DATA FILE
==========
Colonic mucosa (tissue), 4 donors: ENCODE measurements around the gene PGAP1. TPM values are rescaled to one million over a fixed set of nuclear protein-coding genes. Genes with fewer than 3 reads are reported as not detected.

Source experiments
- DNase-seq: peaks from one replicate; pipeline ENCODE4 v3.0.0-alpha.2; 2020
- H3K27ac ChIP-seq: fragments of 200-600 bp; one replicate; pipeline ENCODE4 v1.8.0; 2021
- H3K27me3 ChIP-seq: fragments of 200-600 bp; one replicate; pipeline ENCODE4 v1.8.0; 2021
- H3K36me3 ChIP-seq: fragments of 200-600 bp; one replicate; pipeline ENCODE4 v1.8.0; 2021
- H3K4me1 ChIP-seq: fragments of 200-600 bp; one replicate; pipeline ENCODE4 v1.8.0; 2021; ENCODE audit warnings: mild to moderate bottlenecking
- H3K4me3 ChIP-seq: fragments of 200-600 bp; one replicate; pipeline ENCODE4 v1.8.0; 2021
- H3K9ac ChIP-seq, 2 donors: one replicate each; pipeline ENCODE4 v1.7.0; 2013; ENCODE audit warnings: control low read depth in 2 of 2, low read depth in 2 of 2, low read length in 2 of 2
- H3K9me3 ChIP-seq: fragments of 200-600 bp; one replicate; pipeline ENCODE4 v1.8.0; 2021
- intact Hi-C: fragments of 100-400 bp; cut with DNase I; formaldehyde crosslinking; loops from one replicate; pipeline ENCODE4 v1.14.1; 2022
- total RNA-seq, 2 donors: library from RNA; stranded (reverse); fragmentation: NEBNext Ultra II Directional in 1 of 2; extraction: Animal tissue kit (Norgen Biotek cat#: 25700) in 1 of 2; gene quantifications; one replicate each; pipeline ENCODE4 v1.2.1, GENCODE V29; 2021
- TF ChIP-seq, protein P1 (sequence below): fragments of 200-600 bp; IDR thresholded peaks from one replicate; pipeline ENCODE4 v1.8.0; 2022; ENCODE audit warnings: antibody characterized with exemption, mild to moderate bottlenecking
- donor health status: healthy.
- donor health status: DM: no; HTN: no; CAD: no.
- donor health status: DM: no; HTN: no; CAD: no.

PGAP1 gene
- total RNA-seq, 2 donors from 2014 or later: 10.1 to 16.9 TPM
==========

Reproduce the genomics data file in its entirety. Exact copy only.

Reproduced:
Colonic mucosa (tissue), 4 donors: ENCODE measurements around the gene PGAP1. TPM values are rescaled to one million over a fixed set of nuclear protein-coding genes. Genes with fewer than 3 reads are reported as not detected.

Source experiments
- DNase-seq: peaks from one replicate; pipeline ENCODE4 v3.0.0-alpha.2; 2020
- H3K27ac ChIP-seq: fragments of 200-600 bp; one replicate; pipeline ENCODE4 v1.8.0; 2021
- H3K27me3 ChIP-seq: fragments of 200-600 bp; one replicate; pipeline ENCODE4 v1.8.0; 2021
- H3K36me3 ChIP-seq: fragments of 200-600 bp; one replicate; pipeline ENCODE4 v1.8.0; 2021
- H3K4me1 ChIP-seq: fragments of 200-600 bp; one replicate; pipeline ENCODE4 v1.8.0; 2021; ENCODE audit warnings: mild to moderate bottlenecking
- H3K4me3 ChIP-seq: fragments of 200-600 bp; one replicate; pipeline ENCODE4 v1.8.0; 2021
- H3K9ac ChIP-seq, 2 donors: one replicate each; pipeline ENCODE4 v1.7.0; 2013; ENCODE audit warnings: control low read depth in 2 of 2, low read depth in 2 of 2, low read length in 2 of 2
- H3K9me3 ChIP-seq: fragments of 200-600 bp; one replicate; pipeline ENCODE4 v1.8.0; 2021
- intact Hi-C: fragments of 100-400 bp; cut with DNase I; formaldehyde crosslinking; loops from one replicate; pipeline ENCODE4 v1.14.1; 2022
- total RNA-seq, 2 donors: library from RNA; stranded (reverse); fragmentation: NEBNext Ultra II Directional in 1 of 2; extraction: Animal tissue kit (Norgen Biotek cat#: 25700) in 1 of 2; gene quantifications; one replicate each; pipeline ENCODE4 v1.2.1, GENCODE V29; 2021
- TF ChIP-seq, protein P1 (sequence below): fragments of 200-600 bp; IDR thresholded peaks from one replicate; pipeline ENCODE4 v1.8.0; 2022; ENCODE audit warnings: antibody characterized with exemption, mild to moderate bottlenecking
- donor health status: healthy.
- donor health status: DM: no; HTN: no; CAD: no.
- donor health status: DM: no; HTN: no; CAD: no.

PGAP1 gene
- total RNA-seq, 2 donors from 2014 or later: 10.1 to 16.9 TPM